The scale of the proposed development requires consideration to be given to the likely impact on the local and national infrastructure, including transport links (A9 dualling and national rail services and schedules) and hotel, retail and hospitality provision in Highland Perthshire for both visitors and new employees of the expanded theatre complex. Currently, approximately 30,000 visitors to PFT stay over in the area each year; this figure is likely to rise to 70,000 visitors annually by 2021.
A development of this scale will also have an impact on local services, including housing, health care and education, and PFT will be engaging with government at both local and national levels to address these needs.
PFT`s is already one of Scotland`s leading cultural tourism destinations, with an annual economic impact far greater than any comparable UK theatre producer and, within Scotland, second only to the Edinburgh Festival. With some 140,000 theatre attendances predicted for the new PFT from 2021 onwards, delivery of Phase 3 as currently envisaged would substantially increase PFT`s already significant national economic impact, perhaps to a figure in excess of £35 million per annum.

Artistic Development
PFT is making public Vision 2021 in tandem with its 2016 Summer Season, Home Again. This engaging and entertaining celebration of Scottish theatrical voices as part of Homecoming 2016 provides an excellent platform for the launch of this long-term vision for PFT`s future, given that the six plays that make up the Summer Season all reflect upon aspects of Scotland`s culture and identity.
The teatre already creates more in-house productions than any other building-based producer in Scotland. It has also become, in the space of just 5 years, Scotland`s leading producer of musical theatre, in terms of scale, output and quality. Vision 2021 will position PFT as Scotland`s premier building-based producing and receiving house, expanding on its unique and highly successful repertoire model and utilising a second auditorium to broaden its overall creative range and deliver an increased number of productions, for the widest possible range of audiences, throughout the year.
With the addition of a full height fly tower and a second auditorium, PFT will be in a position to not only receive small, medium and large scale productions from other UK theatres and producers, but it will also be able to tour its own productions, at all scales, throughout Scotland and further afield. A wide range of opera, dance and music performance will also be showcased within the expanded programme.
The creation of a brand new Production Services Hub and Training Centre will allow PFT to share its high quality production facilities and the skills of its outstanding staff with other companies in the performing arts sector, whilst addressing the alarming technical skills gap that is developing within the creative industries in Scotland. In combination, this development will provide other companies with the chance to develop, create, rehearse, build and open entire productions at PFT and, at the same time, provide hands-on, transferable vocational skills development for young people in a wide range of technical disciplines.

2021 Vision Summary
• A major, national arts institution with state of the art facilities is developed in Pitlochry
• Artistic output is both increased and greatly diversified, with more productions, concerts, events and tours year-round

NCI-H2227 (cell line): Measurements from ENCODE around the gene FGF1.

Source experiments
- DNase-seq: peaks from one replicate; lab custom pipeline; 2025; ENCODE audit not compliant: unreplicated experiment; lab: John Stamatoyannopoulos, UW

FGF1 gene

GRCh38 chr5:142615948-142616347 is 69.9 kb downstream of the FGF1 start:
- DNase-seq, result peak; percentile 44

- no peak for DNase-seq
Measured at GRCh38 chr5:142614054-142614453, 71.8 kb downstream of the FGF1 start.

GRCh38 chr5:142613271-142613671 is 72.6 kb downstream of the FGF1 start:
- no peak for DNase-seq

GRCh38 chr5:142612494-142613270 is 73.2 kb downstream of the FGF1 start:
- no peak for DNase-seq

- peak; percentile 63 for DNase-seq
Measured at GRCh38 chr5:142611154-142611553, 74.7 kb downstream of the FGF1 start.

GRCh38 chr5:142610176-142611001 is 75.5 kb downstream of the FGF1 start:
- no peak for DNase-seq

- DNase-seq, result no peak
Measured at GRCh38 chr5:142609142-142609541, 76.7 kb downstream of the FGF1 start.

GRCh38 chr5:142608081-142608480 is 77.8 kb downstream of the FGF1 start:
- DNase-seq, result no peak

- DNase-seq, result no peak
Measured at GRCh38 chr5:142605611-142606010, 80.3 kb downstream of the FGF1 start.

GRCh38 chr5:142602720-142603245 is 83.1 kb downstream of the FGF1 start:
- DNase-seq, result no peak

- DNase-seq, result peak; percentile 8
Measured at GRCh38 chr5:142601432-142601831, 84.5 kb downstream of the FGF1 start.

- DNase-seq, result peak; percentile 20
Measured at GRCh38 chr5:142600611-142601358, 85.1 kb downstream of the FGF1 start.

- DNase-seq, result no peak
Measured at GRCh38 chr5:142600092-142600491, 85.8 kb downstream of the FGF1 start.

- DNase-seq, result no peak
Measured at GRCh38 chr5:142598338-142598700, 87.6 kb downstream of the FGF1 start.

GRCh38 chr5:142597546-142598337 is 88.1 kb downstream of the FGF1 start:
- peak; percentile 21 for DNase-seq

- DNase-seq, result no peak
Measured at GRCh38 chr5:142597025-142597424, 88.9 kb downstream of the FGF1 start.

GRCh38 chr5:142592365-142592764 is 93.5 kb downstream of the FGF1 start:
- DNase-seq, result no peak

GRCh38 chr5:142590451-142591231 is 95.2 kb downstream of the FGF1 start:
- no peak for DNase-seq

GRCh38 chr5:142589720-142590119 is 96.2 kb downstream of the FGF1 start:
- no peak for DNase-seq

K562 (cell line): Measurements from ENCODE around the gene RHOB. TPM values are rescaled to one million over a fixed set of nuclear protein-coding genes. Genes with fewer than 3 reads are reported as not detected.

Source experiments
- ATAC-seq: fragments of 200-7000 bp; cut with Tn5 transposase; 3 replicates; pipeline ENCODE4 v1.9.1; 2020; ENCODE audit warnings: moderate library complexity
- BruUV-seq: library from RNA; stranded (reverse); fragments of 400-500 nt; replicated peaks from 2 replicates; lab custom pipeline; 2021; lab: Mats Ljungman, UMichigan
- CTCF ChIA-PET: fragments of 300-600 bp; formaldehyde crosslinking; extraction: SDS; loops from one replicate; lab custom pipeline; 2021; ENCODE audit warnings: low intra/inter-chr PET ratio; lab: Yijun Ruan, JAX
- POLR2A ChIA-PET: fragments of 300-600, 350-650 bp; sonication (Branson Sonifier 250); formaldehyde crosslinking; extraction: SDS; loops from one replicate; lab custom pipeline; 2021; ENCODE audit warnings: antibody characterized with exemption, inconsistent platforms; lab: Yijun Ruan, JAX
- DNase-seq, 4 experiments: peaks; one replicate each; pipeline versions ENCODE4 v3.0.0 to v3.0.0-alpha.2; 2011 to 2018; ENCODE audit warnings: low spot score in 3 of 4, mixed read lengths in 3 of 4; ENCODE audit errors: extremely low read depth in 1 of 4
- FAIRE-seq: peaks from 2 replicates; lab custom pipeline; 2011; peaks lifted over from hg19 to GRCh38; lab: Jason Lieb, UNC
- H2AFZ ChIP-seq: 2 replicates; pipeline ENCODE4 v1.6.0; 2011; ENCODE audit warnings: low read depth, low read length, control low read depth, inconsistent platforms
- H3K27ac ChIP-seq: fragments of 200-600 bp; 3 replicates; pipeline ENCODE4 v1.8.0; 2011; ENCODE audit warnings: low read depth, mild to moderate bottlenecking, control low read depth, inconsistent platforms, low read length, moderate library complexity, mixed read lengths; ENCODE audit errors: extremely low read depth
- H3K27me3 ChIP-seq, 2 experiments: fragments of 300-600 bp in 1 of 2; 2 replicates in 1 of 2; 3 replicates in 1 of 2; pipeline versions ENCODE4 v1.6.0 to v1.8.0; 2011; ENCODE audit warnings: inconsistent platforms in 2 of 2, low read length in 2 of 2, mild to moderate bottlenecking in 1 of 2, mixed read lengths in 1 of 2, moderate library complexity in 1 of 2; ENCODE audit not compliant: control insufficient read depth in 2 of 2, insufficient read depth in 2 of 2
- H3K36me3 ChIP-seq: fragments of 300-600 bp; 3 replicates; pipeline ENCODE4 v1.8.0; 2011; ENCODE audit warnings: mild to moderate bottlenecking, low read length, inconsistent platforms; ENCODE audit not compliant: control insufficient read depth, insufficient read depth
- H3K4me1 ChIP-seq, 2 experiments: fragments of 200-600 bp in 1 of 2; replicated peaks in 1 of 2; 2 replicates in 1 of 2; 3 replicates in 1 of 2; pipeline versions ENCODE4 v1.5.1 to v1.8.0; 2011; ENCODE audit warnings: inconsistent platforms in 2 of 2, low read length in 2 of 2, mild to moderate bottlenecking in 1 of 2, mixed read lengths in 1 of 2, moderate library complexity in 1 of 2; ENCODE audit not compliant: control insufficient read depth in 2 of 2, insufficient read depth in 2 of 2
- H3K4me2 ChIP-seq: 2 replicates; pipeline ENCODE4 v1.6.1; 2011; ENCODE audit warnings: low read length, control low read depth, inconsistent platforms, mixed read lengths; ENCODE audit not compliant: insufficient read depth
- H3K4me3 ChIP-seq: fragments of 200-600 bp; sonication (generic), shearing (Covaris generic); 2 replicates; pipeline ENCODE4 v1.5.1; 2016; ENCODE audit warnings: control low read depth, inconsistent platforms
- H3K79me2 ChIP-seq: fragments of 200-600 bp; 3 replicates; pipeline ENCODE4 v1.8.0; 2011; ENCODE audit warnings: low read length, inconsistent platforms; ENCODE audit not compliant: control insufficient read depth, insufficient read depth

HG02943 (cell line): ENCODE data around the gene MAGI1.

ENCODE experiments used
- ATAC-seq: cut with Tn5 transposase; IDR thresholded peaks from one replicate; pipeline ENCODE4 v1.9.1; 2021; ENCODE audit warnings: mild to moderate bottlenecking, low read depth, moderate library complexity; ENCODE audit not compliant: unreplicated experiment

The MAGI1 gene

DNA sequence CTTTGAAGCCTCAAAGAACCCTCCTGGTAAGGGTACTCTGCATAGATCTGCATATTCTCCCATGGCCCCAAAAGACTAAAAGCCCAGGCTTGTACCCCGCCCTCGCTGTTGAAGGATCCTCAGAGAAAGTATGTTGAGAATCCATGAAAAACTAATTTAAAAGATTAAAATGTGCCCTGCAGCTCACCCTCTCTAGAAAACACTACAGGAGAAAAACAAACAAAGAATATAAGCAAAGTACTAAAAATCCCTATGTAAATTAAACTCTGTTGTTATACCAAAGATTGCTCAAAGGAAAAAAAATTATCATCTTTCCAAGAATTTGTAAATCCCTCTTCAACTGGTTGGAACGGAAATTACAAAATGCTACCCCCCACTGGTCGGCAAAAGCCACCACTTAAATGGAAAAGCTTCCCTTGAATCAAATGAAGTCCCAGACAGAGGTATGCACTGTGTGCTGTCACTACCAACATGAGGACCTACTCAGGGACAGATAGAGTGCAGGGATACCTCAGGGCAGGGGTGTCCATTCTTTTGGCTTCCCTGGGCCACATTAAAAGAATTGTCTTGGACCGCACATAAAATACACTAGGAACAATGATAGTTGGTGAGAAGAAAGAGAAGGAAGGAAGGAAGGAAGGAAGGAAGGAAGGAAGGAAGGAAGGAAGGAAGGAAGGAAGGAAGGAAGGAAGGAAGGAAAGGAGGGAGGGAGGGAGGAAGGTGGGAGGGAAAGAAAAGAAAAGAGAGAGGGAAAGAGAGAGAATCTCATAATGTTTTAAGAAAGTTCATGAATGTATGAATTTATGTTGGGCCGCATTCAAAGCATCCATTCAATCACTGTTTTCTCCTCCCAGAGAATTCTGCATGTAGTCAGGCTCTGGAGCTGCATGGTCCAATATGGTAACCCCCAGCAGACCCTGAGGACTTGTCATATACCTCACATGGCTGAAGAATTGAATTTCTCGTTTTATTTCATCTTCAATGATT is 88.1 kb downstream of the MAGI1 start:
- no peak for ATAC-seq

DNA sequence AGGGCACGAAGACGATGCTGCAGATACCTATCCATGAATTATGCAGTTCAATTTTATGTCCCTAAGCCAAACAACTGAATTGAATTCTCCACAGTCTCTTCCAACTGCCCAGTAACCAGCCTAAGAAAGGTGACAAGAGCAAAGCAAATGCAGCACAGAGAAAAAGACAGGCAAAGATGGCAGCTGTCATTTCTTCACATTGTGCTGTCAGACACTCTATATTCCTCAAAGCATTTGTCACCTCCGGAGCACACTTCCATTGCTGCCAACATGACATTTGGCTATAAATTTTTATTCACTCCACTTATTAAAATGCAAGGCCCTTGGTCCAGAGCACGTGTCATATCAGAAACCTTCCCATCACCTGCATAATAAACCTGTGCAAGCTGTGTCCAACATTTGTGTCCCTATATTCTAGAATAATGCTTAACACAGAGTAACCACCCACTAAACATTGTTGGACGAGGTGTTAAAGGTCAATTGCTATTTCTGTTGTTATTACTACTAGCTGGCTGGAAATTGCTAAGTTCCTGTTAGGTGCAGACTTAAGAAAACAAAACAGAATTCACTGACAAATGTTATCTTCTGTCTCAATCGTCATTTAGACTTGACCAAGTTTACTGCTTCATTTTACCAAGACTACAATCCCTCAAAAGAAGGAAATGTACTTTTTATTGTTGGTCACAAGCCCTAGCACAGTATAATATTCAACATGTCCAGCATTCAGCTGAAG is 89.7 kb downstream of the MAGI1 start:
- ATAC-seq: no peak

• Theatre attendances rise by c. 40%, significantly enhancing the annual economic contribution deriving from visitors to PFT 
• Positive national and local economic impacts result, with additional direct and indirect employment,  supply chain increases, and uplifts in the provision of goods and services from a range of sectors
• Training and skills development boosts Scotland`s overall creative capacity

Logical next Step
Colin Liddell, Chair of PFT`s Board of Trustees, sees Vision 2021 as a logical next step in PFT`s long history: “The Theatre has been constantly evolving since its birth in difficult post-war times in 1951, and then suffering significant damage in a storm in 1953, after which the founder handed over all his assets and savings to the charity which still runs the Theatre to this day.
"In 1981, the Theatre moved to its current glorious surroundings beside the River Tummel. These buildings have stood us well, but now is the time for the Theatre again to evolve and develop, retaining its special character, to become a centre of excellence, and of touring, production and training."
The Feasibility Study has taught us that the status quo is not an option and that we must grow in ambition and in size to maintain and excite our audiences over the next 60+ years, as we have done for the last 63. So the Theatre is today outlining an inspirational vision for its future development which will be transformational for the cultural landscape of Scotland, Perth & Kinross and Highland Perthshire.”
He continued: "PFT`s Chief Executive & Artistic Director, John Durnin, believes that the time has come for PFT to play a bigger role in Scotland`s arts infrastructure:
“Vision 2021 is the culmination of many years of planning and discussion between PFT`s Board of Trustees, its Senior Management Team, and a wide variety of funders, stakeholders and national agencies. We`ve long known that PFT would have to change – physically and creatively – if it was to not just survive, but to thrive in the very different cultural and economic landscape that now surrounds us. But at the same time, we knew that alongside any change, we also had to retain PFT`s very particular spirit of place and the unique Pitlochry experience that audiences have treasured for so many years."
He concluded: "Vision 2021 provides us with a once-in-a-generation opportunity to change, to grow and to develop, yet retain all that is special and valued about this extraordinary organisation. The challenges presented by such a major project are, of course, immense, but the prize it offers is even greater: the chance to establish a new national centre of excellence in rural Scotland and reposition PFT at the very heart of Scotland`s culture sector.”

Pictured are artist's impressions of the view from the north east and (below) the frontage from the carpark